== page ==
By Sara Jerome,
A major consequence of the California drought is that the state may become more reliant on brackish-water desalination.
As the drought appears to wind down in certain parts of the state, experts are analyzing the consequences of the dramatic weather. The Pacific Institute, a nonprofit research institute, recently published an 80-page report that the organization called “the first statewide analysis of the impacts of the drought on California’s most vulnerable communities.”
One major offshoot of the drought is that California may take steps to become more reliant on brackish-water desalination, according to the San Jose Mercury News, which cited Pacific Institute researchers. The newspaper said current research is “spurring hopes that the desalination of brackish water could quickly become a vital tap in the state.”
Heather Cooley, director of the water program at the Pacific Institute, spoke to the Mercury News.
“There are places in California where there may be groundwater available, but it may not be fresh,” Cooley said. “Those are places where it’s possible to use brackish desalination at a much lower cost and with fewer social and environmental impacts than ocean desalination.”
Desalination facilities are operating in locations across California.
“The state now has five ocean desalination plants — the largest one opened last year in Carlsbad in San Diego County. And a previously mothballed ocean desalination plant is set to reopen in Santa Barbara in March. In contrast, California’s brackish desalination plants are mostly located inland. There are currently two dozen such facilities in the state producing a total of 80,000 acre-feet of water per year. That’s a year’s worth of water for 400,000 people,” The Mercury News reported.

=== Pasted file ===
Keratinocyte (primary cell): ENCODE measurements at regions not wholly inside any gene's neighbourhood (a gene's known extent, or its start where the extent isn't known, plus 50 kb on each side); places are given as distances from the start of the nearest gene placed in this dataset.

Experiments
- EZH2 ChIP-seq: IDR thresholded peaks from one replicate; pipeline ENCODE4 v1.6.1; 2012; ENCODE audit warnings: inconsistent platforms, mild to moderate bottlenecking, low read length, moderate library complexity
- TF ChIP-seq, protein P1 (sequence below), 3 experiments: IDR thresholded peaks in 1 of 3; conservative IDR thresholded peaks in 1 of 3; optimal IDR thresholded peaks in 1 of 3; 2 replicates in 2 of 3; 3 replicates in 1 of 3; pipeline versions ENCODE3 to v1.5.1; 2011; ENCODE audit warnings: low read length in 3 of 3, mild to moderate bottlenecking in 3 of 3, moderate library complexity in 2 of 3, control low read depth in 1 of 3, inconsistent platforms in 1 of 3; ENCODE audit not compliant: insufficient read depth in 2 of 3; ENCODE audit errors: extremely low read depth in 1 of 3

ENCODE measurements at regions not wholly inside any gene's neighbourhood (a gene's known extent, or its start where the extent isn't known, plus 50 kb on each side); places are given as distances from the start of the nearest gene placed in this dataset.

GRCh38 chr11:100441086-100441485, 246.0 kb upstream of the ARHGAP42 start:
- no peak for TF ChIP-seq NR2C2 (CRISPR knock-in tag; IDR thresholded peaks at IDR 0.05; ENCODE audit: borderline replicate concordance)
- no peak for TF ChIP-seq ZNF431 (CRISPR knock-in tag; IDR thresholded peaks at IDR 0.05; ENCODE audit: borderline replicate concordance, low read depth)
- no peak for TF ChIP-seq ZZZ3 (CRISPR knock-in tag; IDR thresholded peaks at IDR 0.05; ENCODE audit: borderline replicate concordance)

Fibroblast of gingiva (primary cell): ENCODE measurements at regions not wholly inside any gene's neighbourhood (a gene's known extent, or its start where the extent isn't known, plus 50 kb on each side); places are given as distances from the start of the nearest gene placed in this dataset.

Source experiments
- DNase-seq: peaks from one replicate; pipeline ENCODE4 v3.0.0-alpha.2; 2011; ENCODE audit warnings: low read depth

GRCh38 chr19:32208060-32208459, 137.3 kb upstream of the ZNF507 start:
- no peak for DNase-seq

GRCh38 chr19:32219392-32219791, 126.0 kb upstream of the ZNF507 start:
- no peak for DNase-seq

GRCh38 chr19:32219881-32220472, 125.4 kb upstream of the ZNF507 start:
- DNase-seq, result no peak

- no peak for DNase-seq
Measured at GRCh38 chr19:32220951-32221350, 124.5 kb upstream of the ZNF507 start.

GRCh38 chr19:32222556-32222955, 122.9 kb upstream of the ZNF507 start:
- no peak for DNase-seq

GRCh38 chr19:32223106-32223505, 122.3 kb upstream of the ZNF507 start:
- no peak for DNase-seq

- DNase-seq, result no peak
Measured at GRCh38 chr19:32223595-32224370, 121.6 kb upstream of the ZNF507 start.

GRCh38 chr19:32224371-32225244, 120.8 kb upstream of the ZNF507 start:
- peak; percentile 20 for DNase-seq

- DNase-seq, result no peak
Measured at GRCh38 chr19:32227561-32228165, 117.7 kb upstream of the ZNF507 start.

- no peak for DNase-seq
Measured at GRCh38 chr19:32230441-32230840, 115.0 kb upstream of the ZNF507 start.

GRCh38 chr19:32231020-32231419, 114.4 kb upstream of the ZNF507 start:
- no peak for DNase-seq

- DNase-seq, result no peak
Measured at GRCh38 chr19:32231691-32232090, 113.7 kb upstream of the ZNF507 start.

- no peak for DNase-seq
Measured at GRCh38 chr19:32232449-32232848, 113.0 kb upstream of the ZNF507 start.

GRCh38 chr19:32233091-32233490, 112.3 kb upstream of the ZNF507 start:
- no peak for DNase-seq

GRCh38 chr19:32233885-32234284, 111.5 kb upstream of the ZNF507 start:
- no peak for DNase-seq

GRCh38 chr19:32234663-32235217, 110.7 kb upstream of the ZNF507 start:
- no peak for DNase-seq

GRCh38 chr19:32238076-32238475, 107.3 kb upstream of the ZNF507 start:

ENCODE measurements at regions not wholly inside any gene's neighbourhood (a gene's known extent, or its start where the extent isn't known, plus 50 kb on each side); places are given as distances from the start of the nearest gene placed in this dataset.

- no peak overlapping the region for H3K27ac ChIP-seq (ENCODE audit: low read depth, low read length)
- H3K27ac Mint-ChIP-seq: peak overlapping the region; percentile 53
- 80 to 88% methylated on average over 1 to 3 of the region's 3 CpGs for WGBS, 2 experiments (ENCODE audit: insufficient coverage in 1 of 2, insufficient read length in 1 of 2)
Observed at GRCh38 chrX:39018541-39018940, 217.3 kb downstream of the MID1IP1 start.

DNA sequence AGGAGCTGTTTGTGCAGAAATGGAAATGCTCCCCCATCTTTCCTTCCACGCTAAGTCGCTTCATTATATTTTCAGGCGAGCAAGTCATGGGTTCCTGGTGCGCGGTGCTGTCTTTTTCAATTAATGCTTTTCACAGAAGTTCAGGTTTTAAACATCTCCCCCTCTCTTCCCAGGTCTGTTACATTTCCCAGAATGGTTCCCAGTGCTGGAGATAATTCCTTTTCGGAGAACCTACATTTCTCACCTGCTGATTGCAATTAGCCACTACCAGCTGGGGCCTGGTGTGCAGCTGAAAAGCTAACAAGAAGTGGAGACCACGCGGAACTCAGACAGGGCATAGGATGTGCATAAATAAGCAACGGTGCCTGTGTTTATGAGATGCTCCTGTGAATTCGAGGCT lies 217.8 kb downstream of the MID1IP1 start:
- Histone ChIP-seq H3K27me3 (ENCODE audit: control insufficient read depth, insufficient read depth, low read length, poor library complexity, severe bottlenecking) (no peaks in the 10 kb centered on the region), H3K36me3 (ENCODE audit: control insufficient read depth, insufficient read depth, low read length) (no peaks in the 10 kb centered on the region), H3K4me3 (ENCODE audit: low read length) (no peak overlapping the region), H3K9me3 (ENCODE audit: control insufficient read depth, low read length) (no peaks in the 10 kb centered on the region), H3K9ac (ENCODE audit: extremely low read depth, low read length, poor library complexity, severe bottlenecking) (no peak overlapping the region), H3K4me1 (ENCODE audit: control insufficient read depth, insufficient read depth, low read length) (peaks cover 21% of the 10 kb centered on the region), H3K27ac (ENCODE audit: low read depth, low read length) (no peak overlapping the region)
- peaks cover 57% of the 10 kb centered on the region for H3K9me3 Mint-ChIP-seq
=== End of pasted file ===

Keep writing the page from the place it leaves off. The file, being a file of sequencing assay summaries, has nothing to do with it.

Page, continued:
A major benefit of brackish-water desalination is the salt concentration of the supply is lower than seawater. Brackish water is about 3.5 times less salty than seawater, which halves the price of desalting it, according to The Mercury News. Salt concentrations run from 1,000 to 10,000 milligrams per liter, the report said.
Additional brackish water desalination projects are up for discussion in California.
“A coalition of Bay Area water agencies is considering a [large] brackish desalination plant in Pittsburg, with the potential to desalt water from the Delta and deliver 23,000 acre-feet of water per year,” The Mercury News reported.
A proposal to invest in desalination in Pittsburg was previously scrapped in 2014 “when the region’s four largest water districts decided they could obtain water more cheaply through expanding water recycling, conservation programs and other means,” The Mercury News previously reported.
Compared to seawater processes, brackish-water desalination is less controversial among environmentalists because it does not pose a threat to marine life, The Mercury News reported. The process is also more energy-efficient.
“The more saline the water, the more intensive the treatment and the more energy required, which makes the cost higher,” Cooley noted, per The Mercury News.
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